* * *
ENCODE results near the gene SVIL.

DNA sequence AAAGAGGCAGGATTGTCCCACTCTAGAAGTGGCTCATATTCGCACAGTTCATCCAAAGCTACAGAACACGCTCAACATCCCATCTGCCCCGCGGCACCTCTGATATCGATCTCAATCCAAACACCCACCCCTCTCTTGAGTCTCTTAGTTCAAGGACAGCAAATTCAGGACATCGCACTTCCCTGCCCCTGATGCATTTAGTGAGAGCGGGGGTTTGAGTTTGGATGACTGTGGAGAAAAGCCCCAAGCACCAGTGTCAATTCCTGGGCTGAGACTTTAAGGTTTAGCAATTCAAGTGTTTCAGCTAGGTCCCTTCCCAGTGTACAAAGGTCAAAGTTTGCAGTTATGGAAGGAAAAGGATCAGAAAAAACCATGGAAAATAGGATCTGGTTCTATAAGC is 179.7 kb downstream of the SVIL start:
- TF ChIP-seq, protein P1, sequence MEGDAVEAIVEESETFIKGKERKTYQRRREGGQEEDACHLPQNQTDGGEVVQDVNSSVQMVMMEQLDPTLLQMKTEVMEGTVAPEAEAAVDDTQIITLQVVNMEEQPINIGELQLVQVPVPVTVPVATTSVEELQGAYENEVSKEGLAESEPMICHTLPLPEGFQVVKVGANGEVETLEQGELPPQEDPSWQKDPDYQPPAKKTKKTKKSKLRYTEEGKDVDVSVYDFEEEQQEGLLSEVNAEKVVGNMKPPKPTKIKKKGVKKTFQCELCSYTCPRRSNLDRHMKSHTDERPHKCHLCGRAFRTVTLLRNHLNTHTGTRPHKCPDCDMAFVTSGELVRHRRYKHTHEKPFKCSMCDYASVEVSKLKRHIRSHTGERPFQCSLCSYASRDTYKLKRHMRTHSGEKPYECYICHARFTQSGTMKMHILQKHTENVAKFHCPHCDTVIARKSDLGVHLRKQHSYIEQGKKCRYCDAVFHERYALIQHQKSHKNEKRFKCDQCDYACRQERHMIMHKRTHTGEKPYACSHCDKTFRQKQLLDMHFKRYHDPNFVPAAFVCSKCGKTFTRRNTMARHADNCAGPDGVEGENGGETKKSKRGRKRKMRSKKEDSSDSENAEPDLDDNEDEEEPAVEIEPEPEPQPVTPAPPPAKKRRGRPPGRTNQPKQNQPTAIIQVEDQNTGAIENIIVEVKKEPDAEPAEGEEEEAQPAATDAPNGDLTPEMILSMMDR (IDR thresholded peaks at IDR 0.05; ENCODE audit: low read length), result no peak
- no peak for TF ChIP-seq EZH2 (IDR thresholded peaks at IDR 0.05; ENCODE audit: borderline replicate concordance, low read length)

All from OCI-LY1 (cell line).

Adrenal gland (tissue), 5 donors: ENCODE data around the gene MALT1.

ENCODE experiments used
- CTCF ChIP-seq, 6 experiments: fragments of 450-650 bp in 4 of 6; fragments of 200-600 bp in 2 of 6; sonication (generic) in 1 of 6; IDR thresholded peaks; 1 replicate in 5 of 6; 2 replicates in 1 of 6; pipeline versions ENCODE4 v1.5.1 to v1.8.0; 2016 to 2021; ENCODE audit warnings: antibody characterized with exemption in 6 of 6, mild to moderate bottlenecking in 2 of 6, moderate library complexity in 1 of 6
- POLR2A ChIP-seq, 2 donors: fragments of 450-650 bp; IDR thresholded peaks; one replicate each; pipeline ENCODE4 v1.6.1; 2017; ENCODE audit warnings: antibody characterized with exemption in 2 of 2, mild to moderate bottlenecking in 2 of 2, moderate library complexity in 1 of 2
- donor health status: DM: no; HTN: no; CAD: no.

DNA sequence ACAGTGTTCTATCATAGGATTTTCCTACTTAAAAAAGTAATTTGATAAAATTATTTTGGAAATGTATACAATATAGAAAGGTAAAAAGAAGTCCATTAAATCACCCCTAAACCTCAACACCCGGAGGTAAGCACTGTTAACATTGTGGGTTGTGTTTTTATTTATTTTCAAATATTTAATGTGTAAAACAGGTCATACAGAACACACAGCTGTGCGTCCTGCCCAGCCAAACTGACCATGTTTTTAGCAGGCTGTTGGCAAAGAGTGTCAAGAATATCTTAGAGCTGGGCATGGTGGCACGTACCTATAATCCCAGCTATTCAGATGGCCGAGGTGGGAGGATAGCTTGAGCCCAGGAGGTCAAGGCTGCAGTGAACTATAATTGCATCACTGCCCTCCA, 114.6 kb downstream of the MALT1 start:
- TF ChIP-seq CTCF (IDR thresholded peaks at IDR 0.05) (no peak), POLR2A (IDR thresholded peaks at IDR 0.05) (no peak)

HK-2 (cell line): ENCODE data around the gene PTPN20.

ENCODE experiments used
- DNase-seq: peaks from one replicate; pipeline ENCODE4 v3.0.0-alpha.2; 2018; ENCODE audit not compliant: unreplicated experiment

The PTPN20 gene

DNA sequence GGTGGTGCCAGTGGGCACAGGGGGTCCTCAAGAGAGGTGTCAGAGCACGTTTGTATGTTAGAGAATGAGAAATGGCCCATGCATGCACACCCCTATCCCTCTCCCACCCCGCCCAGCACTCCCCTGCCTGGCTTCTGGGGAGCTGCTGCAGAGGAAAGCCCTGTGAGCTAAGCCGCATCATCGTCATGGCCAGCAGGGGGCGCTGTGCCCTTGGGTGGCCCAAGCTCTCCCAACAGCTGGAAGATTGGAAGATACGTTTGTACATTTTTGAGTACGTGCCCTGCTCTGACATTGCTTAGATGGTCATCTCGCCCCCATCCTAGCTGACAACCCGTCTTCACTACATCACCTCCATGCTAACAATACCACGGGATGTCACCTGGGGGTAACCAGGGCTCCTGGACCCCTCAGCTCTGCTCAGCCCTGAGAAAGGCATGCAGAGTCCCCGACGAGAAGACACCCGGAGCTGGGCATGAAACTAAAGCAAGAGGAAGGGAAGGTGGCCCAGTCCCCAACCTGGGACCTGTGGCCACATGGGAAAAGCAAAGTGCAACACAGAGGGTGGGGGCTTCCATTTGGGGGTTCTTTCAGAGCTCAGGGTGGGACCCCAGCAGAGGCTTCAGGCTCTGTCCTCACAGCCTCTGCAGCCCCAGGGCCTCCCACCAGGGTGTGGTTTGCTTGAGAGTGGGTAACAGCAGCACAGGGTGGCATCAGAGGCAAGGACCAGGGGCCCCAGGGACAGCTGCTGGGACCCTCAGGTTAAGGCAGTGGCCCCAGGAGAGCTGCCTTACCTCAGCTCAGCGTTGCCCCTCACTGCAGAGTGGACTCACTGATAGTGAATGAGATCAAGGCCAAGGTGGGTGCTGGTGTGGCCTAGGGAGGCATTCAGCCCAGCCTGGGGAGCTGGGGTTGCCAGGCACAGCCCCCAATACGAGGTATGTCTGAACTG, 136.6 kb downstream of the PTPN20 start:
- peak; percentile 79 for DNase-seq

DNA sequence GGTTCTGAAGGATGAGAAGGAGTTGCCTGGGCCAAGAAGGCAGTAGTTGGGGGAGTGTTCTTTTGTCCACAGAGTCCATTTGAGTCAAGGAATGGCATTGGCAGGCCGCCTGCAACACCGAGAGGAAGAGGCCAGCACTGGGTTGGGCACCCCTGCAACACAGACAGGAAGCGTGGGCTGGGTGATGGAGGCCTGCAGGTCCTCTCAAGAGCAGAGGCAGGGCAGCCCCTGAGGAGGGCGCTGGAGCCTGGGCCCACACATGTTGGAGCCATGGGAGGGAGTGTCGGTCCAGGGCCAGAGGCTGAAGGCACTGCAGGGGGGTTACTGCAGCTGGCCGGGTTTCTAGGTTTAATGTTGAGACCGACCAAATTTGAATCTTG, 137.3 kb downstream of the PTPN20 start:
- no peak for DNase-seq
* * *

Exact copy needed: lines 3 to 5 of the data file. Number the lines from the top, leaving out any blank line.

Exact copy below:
- TF ChIP-seq, protein P1, sequence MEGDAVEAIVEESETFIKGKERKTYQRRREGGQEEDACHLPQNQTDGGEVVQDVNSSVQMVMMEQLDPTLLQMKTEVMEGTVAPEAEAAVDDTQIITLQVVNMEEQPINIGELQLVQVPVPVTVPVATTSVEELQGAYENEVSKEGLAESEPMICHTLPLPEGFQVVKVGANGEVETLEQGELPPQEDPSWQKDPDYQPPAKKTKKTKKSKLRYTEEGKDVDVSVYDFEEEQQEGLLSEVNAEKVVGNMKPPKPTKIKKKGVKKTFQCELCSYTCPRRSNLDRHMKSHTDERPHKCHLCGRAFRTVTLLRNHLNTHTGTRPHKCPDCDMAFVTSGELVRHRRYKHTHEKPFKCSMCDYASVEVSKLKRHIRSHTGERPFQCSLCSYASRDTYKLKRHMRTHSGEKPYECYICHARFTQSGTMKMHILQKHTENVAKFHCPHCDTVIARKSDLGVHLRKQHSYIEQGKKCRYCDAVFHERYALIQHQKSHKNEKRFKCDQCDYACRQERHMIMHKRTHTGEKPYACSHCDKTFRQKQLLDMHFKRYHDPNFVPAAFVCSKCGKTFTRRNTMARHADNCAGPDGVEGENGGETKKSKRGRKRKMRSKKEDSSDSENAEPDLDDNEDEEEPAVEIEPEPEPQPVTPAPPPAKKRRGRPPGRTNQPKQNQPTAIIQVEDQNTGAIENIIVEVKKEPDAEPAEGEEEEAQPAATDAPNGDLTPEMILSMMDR (IDR thresholded peaks at IDR 0.05; ENCODE audit: low read length), result no peak
- no peak for TF ChIP-seq EZH2 (IDR thresholded peaks at IDR 0.05; ENCODE audit: borderline replicate concordance, low read length)

All from OCI-LY1 (cell line).